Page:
"The deterrence factor was addressed with a curt statement, announced in conclusory fashion, that 'the need to deter the juvenile and others from engaging in this sort of activity is abundantly clear,' " according to the majority opinion written by Justice Jaynee LaVecchia. "That explanation failed to explain how deterrence of the particular individual, and of others generally, is served by waiving each of these juveniles to adult criminal proceedings."
Chief Justice Stuart Rabner and Justice Barry T. Albin joined in the majority opinion.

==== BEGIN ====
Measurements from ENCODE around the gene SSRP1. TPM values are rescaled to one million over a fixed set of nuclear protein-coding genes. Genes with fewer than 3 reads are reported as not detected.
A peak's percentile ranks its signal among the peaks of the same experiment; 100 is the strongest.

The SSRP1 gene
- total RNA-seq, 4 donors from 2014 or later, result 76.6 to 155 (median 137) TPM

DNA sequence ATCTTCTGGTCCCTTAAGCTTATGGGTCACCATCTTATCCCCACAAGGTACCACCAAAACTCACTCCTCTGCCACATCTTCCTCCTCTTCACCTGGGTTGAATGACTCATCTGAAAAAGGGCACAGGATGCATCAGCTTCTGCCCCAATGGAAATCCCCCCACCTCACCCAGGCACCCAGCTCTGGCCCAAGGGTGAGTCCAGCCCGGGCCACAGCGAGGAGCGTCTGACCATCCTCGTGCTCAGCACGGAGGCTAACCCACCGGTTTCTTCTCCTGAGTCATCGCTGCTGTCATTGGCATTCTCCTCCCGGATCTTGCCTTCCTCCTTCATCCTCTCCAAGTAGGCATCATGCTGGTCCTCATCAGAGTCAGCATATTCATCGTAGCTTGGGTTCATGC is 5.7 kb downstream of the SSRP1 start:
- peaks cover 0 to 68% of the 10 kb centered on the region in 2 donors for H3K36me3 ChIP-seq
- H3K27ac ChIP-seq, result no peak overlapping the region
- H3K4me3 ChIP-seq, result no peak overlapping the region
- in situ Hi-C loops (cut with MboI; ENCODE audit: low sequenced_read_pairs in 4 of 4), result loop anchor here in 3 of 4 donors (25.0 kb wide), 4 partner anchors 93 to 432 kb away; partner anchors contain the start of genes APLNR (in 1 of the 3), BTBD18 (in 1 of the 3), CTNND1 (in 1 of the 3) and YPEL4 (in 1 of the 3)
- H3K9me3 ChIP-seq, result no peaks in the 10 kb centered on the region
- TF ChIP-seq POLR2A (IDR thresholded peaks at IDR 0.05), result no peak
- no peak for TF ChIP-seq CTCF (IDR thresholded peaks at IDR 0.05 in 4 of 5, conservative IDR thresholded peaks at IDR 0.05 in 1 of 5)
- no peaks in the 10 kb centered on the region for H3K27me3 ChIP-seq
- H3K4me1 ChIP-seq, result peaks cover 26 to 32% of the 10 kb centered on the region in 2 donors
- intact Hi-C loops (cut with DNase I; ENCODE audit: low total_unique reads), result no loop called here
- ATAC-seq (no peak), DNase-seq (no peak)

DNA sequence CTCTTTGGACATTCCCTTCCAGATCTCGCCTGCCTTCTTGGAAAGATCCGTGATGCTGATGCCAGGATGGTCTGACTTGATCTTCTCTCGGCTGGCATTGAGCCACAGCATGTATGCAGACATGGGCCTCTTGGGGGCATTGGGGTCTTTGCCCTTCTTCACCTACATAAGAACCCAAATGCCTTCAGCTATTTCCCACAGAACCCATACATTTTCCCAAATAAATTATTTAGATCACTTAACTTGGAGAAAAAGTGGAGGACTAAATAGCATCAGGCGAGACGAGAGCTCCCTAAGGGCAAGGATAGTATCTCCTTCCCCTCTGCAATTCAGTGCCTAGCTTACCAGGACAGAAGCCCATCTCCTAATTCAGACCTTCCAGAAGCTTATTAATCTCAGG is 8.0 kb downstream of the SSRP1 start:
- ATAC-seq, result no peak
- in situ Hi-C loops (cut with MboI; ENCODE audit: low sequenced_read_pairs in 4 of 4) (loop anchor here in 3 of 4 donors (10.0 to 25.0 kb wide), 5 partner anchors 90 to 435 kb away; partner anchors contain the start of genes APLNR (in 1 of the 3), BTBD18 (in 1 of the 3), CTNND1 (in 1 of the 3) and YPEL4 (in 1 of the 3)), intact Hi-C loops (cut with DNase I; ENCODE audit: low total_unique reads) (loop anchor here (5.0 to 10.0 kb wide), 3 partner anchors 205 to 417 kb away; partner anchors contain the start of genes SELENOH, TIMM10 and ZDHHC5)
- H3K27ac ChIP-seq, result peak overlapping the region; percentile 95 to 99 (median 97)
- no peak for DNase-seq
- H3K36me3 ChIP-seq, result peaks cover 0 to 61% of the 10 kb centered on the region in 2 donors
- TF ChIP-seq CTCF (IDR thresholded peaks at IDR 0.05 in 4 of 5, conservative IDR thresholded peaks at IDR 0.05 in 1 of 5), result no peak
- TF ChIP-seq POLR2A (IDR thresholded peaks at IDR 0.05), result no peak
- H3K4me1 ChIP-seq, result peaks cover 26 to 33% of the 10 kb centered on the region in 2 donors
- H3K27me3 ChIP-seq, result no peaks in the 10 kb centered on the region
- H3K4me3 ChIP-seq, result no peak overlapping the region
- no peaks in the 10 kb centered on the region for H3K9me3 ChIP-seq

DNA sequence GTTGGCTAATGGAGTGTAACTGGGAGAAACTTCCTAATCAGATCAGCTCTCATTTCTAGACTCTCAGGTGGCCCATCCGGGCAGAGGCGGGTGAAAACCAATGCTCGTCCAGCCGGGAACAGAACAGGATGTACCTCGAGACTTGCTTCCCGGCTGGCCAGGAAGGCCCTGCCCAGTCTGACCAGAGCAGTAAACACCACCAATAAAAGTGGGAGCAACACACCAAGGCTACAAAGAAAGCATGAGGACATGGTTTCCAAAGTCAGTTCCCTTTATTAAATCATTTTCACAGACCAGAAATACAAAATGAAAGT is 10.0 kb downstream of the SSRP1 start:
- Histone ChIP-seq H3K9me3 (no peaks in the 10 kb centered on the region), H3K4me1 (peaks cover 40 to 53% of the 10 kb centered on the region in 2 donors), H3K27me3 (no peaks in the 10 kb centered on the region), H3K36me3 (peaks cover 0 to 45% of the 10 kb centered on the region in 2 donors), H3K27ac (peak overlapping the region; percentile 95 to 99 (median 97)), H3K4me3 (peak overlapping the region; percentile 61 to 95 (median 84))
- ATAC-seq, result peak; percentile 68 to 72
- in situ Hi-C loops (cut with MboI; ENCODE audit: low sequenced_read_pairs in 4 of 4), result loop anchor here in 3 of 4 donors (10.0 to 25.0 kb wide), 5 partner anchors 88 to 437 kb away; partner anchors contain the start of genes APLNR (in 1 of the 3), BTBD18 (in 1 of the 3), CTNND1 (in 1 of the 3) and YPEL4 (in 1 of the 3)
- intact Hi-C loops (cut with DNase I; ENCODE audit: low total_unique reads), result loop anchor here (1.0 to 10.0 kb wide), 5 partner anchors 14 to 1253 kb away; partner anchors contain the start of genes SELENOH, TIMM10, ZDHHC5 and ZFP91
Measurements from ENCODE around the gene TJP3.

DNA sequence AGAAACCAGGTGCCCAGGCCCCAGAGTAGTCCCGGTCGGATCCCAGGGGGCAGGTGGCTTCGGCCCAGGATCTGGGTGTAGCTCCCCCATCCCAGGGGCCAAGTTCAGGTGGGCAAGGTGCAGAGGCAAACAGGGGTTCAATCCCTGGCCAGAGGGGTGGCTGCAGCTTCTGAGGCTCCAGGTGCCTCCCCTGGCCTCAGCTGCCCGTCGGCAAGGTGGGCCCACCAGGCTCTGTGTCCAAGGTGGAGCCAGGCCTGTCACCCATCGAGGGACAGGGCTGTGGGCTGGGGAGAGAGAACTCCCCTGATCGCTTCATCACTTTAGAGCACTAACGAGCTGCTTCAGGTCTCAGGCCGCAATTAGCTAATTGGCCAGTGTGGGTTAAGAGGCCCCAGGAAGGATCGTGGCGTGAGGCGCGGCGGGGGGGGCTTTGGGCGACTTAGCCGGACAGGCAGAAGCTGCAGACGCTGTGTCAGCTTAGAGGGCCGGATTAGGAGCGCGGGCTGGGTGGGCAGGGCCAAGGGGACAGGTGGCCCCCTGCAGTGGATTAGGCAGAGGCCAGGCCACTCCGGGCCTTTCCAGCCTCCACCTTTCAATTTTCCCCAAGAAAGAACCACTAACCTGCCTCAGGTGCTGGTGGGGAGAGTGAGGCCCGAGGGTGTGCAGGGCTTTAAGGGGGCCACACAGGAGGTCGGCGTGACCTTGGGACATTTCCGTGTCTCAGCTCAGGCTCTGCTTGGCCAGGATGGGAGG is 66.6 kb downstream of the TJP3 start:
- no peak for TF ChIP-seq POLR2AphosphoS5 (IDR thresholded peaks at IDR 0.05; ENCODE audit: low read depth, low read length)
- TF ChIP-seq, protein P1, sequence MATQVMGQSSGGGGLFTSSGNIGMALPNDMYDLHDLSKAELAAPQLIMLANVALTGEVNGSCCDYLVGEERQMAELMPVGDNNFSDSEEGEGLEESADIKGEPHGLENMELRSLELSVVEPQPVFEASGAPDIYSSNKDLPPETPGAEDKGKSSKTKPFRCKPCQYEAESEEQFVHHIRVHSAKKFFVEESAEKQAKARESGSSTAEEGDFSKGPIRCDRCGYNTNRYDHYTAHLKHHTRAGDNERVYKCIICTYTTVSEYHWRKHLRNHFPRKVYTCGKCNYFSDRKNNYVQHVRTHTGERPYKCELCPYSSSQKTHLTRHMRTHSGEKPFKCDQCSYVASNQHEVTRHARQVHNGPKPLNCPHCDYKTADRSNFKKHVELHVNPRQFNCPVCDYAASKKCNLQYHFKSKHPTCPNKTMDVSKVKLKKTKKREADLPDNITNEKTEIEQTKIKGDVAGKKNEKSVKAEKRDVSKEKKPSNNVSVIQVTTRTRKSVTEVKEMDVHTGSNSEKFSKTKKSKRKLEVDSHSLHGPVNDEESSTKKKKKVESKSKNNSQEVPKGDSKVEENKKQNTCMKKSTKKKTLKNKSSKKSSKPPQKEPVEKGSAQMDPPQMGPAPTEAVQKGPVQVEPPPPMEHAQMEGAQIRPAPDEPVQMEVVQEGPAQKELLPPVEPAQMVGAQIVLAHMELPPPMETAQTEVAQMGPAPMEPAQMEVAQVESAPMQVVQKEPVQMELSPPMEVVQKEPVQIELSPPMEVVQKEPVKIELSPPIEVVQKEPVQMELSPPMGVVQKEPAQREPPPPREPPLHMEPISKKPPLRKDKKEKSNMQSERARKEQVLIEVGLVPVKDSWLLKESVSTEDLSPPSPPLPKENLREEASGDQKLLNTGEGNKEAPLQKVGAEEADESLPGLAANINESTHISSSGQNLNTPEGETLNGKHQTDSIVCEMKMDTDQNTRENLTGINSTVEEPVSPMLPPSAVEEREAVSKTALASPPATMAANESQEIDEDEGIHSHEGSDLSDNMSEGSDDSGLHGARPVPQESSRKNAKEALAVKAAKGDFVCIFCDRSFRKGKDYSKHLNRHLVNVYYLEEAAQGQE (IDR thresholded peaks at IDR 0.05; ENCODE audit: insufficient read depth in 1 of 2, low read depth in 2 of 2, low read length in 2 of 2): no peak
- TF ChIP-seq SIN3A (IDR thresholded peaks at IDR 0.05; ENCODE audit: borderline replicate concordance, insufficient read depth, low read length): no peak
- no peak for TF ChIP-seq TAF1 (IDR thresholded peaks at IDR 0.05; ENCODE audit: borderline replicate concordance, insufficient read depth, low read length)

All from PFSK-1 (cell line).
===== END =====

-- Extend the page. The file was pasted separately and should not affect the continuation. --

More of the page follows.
A Family Court judge had ruled that the decision to waive the juveniles constituted a "patent and gross abuse of discretion," but an appeals court had reversed that ruling and sided with the Prosecutor's Office.
In Wednesday's ruling, the Supreme Court majority lowered the standard for review, writing that in waiver hearings in Family Court, juveniles need prove only that prosecutors committed an abuse of discretion, and not a "patent and gross" abuse, to avoid being waived through to adult court.
The ruling affects defendants 16 and older.